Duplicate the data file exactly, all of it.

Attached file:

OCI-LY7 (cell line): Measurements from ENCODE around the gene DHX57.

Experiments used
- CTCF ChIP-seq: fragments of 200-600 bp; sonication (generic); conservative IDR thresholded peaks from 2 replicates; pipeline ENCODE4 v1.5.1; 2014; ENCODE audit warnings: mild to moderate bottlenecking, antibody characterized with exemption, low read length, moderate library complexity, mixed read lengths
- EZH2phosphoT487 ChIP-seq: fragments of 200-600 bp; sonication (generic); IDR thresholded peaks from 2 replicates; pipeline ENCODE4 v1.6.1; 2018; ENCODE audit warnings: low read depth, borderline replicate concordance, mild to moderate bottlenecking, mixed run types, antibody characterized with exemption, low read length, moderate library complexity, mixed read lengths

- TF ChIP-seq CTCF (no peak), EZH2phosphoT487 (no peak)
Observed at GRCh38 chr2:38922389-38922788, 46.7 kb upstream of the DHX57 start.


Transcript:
OCI-LY7 (cell line): Measurements from ENCODE around the gene DHX57.

Experiments used
- CTCF ChIP-seq: fragments of 200-600 bp; sonication (generic); conservative IDR thresholded peaks from 2 replicates; pipeline ENCODE4 v1.5.1; 2014; ENCODE audit warnings: mild to moderate bottlenecking, antibody characterized with exemption, low read length, moderate library complexity, mixed read lengths
- EZH2phosphoT487 ChIP-seq: fragments of 200-600 bp; sonication (generic); IDR thresholded peaks from 2 replicates; pipeline ENCODE4 v1.6.1; 2018; ENCODE audit warnings: low read depth, borderline replicate concordance, mild to moderate bottlenecking, mixed run types, antibody characterized with exemption, low read length, moderate library complexity, mixed read lengths

- TF ChIP-seq CTCF (no peak), EZH2phosphoT487 (no peak)
Observed at GRCh38 chr2:38922389-38922788, 46.7 kb upstream of the DHX57 start.